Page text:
Smith-Njigba led the Buckeyes in receiving with a 95-1,606-9 statline in 2021, catching more passes for more yards and more yards per reception than Garrett Wilson and Chris Olave. Smith-Njigba often upstaged Wilson and Olave (the winner and one of the top runners up for Offensive Rookie of the Year in 2022) on 2021 Saturdays with his ability to snap off short slot routes and turn them into big gains. But a hamstring injury limited him to just five games in 2022, and whisper-mongers began to suggest that he was lollygagging to protect himself for the 2023 draft.

    At his best, Smith-Njigba combines near-Wilson slipperiness upon his release with Olave-like open-field speed, plus a willingness to make plays over the middle and knack for working back to help a scrambling quarterback. He's at his best running slants and quick outs from the slot, where he can easily shake off underneath defenders. Smith-Njigba is also a smooth open-field runner with seam-stretching ability. He gets by as a blocker. And while Smith-Njigba certainly benefited from the presence of Wilson and Olave, he went 15-347-3 in the 2021-season Rose Bowl against Utah, a game the others did not participate in.

    If you write off 2022 as a medical redshirt year, Smith-Njigba is a top-15 draft pick with Keenan Allen potential as a slot possession target with some big-play juice. If 2022 convinced you that Smith-Njigba is damaged goods with football character issues, you should probably just take him off your board.

    We think Smith-Njigba can be as good this year as his former Ohio State teammates were last year.

    Stat Note: Smith caught 87 passes for 1,421 yards and seven touchdowns from the slot in 2021.

    Jordan Addison
    8

    Jordan Addison

    NEW
    WR
    Height
    5'11"
    Weight
    173
    Class
    Junior
    WR
    Expand

    Addison won the Biletnikoff Award as Kenny Pickett's favorite target at Pitt in 2021 before taking the transporter beam to USC to catch 59 passes from Caleb Williams in 2022. He's a lean YAC jitterbug on screens and shallow "shake" routes who is also smooth at the top of his stem on posts/digs/outs. He demonstrates some quick-footedness upon release (though he may be a "one-too-many-moves" guy against press coverage), catches the ball well away from his body, and is a pesky blocker for his size.

    Addison looks like a cross between DeVonta Smith Lite and a skinnier Jahan Dotson. He'd be a can't-miss top-15 prospect if he were an inch taller, about 15 pounds heavier, showed more as a route-runner, and/or gained a half-step more downfield separation against better competition.

    Like many of the top receiver prospects in this class, Addison falls short of the tape-measure prototypes and has lots of schemed-up get-him-the-ball highlights from NFL-caliber quarterbacks in his portfolio, making him a tricky eval. But Addison has taken over games for two different programs over the past two seasons, and he could contribute right away as either a vertical threat or a crafty slot receiver.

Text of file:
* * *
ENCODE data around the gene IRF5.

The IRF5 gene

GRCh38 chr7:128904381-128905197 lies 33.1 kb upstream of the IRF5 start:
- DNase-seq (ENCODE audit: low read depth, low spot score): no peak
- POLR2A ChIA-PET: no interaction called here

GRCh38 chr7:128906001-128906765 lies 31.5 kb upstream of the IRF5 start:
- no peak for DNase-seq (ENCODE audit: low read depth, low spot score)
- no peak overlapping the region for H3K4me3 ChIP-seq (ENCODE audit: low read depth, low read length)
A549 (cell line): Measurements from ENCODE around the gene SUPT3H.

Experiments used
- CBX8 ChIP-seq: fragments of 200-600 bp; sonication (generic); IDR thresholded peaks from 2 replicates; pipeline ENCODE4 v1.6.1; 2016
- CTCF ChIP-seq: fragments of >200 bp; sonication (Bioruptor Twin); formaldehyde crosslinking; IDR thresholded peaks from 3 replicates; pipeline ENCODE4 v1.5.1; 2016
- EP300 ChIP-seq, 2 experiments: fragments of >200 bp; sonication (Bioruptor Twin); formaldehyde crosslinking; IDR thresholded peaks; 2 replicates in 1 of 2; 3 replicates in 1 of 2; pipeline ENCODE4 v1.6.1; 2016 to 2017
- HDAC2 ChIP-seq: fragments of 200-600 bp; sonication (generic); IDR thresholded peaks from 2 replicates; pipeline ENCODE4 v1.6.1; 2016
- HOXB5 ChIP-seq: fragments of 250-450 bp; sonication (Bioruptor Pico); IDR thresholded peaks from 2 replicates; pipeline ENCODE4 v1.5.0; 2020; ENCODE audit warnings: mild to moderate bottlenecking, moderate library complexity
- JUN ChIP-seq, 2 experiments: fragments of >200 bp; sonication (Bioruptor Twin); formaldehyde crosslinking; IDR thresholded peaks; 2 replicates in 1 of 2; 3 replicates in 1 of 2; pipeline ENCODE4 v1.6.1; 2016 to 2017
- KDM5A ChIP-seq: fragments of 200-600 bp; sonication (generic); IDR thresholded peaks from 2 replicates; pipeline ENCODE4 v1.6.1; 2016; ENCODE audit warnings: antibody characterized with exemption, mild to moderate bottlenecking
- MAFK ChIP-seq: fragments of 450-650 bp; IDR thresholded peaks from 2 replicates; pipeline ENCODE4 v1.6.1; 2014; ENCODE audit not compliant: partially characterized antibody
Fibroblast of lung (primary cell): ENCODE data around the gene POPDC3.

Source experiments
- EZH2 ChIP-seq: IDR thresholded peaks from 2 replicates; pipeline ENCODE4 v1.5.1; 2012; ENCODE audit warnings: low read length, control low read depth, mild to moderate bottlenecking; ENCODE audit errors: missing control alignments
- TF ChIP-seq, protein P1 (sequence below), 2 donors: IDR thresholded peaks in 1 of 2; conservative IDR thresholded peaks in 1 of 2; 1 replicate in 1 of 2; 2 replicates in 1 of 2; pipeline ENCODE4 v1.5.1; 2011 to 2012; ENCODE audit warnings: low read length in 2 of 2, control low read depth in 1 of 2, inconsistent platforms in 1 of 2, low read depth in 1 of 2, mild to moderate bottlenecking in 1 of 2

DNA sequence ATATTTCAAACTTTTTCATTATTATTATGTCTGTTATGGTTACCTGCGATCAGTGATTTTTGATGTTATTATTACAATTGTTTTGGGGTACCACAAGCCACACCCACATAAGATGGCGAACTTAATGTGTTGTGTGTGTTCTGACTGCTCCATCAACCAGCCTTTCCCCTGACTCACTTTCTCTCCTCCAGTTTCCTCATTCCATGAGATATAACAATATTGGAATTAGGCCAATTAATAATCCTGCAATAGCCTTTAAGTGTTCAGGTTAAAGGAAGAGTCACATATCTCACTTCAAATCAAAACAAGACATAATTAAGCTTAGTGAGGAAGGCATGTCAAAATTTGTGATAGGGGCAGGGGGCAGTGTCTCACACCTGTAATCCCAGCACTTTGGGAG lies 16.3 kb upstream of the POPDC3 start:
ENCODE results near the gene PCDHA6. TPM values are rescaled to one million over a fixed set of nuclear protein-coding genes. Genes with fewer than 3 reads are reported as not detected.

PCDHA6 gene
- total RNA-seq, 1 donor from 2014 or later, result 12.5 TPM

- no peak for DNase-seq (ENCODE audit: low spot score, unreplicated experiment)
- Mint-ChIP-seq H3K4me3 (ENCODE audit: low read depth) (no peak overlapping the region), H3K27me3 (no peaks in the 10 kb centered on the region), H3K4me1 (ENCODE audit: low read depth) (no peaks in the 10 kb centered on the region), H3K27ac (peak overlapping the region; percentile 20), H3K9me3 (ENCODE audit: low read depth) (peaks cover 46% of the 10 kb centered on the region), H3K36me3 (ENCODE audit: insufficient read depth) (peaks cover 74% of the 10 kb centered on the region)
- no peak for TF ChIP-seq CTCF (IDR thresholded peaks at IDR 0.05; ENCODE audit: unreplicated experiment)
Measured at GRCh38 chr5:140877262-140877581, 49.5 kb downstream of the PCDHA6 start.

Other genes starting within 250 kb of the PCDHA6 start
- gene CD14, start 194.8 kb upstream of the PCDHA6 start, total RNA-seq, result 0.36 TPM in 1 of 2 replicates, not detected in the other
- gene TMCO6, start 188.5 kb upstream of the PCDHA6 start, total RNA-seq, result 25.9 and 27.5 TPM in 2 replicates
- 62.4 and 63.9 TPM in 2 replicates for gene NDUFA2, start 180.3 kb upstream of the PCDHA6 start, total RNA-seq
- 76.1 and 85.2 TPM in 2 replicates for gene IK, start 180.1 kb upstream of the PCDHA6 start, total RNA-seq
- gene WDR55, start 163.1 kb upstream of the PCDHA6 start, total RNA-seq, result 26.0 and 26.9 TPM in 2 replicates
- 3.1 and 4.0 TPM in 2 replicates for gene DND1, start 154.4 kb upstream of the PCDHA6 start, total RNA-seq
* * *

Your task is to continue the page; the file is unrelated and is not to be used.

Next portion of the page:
Stat Note: In 2021 for Pitt, Addison ranked fifth in the nation in targets (143), sixth in receptions (100), fourth in receiving yards (1,593) and tied for first in receiving touchdowns (17).

    Jalin Hyatt
    9

    Jalin Hyatt

    NEW
    WR
    Height
    6'0"
    Weight
    176
    Class
    Junior
    WR
    Expand

    Hyatt caught 67 passes for 1,267 yards and 15 touchdowns, and every one of those catches was: a) a wheel route from a stack formation; b) a stop route from the slot with a safety in off coverage; c) a receiver screen; or d) some chicanery where the Vols hid Hyatt in the backfield for a boot pass.

    OK, that last paragraph was an exaggeration. Hyatt can fly, changes direction smoothly, and looks well-built despite being listed in the 177-pound range. There's just very little evidence of him running an NFL route against tight man coverage and getting real separation. Hyatt's five-touchdown star turn against Alabama is full of the schemed-up stuff listed above (though, again, his ability to obliterate a safety's cushion is on full display) and he was a non-factor against Georgia, going 6-63 on short targets in the second half of a blowout.

    Hyatt's highlight reel looks like prime DeSean Jackson, but it's not clear what he'll accomplish in an offense that isn't scheming up mismatches for him. Hyatt's a Day 2 vertical threat that some team might overdraft in the first round because the NFL always feels the need for speed.

    Stat Notes: Hyatt finished second in the nation to Ohio State's Marvin Harrison Jr. with 717 yards on passes that traveled 15-plus air yards. That yardage came on just 16 catches for a staggering 44.8 yards per deep reception.

    Hyatt was credited with just three broken tackles and five missed tackles in 2022.

    Kenny McIntosh
    10

    Kenny McIntosh

    NEW
    RB
    Height
    6'0"
    Weight
    210
    Class
    Senior
    RB
    Expand

    The draft world held its breath on the first day of Senior Bowl practice, when McIntosh tried to pounce on a loose football and ended up being helped off the field. Fortunately, one of the biggest names in Mobile was back on the practice field the next day, demonstrating the burst that should make him a big-play threat in the NFL.

    McIntosh began his Bulldogs career backing up D'Andre Swift, Brian Herrien, James Cook, and Zahir White in 2019. He finally inherited a featured role after Cook and White left in 2021, but still split carries with Daijun Edwards and Kendall Milton.

    Such is life on the Georgia running back assembly line. There's a reason McIntosh played a meaningful role for two national championship teams. There's also a reason why he didn't muscle more carries away from Cook and White.

    McIntosh is well-built and fast. He'll follow his convoy patiently and explode through the hole. His gone-in-a-heartbeat acceleration was on full display during Senior Bowl practices. He's a fine receiver in the flats, with nine catches for 117 yards against Oregon in the 2022 season opener and a 5-56-1 receiving statline against Ohio State. He can look like Cook Lite when taking a jet sweep or when he gets a head of open-field speed.

    Unfortunately, McIntosh is an upright runner who can be too easy to bring down, and he lacks the traits to generate yardage that's not blocked up for him. His college film is all too full of uneventful Saturday afternoons.

    McIntosh projects as a multi-purpose committee back, albeit one who will produce two or three splash plays per month. Explosiveness, receiving chops, and a Georgia pedigree will ensure that he gets a chance at a meaty role in an offense.

    Stat Note: McIntosh ranked 11th in the SEC in broken/missed tackles per attempt at 25.3% (minimum 50 carries). However, his 3.0 yards after contact per attempt ranked 23rd, below teammates Edwards and Milton.